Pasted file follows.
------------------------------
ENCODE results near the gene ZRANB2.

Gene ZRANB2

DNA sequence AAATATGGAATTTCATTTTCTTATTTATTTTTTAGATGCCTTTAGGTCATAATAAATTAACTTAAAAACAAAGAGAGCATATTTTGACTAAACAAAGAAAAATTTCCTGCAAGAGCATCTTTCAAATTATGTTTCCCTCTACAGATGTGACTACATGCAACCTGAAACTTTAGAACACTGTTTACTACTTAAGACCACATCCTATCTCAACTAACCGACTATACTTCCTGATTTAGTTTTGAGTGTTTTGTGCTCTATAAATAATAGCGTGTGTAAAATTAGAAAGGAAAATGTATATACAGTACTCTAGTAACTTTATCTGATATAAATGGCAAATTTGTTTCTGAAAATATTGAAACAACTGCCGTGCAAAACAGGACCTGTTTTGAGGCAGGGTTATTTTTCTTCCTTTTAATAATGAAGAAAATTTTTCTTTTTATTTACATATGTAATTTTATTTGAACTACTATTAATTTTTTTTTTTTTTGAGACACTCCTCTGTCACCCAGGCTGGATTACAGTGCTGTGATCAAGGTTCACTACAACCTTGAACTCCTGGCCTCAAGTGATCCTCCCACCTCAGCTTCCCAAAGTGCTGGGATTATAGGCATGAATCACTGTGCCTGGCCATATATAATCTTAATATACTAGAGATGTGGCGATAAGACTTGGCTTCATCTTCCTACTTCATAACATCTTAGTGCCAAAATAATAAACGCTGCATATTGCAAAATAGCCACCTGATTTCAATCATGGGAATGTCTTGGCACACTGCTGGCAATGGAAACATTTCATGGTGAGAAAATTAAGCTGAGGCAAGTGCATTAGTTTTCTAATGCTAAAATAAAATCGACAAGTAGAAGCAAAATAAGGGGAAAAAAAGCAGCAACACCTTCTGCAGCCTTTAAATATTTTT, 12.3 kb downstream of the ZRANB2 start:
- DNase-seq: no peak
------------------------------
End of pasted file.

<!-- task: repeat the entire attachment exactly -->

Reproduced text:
ENCODE results near the gene ZRANB2.

Gene ZRANB2

DNA sequence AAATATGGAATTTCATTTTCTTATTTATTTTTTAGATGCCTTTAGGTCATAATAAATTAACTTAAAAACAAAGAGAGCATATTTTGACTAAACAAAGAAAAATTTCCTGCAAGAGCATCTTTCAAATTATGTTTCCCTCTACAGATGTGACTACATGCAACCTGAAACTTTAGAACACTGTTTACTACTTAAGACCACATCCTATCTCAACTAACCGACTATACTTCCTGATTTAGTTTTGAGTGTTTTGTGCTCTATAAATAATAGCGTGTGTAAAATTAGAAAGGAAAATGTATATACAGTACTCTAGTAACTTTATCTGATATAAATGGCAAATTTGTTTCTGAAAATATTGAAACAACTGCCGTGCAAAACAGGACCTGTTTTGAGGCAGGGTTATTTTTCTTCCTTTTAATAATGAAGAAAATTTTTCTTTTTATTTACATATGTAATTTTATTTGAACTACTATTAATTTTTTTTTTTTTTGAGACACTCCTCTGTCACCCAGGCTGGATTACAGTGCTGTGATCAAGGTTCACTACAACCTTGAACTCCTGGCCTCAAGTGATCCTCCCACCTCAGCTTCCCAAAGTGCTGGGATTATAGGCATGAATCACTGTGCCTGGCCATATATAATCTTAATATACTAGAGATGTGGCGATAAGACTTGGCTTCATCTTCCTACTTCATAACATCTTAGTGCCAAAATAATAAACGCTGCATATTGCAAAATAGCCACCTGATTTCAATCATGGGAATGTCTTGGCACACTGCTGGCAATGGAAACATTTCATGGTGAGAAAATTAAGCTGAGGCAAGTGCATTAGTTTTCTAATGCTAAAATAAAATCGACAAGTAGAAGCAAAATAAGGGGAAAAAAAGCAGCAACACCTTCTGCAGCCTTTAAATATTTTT, 12.3 kb downstream of the ZRANB2 start:
- DNase-seq: no peak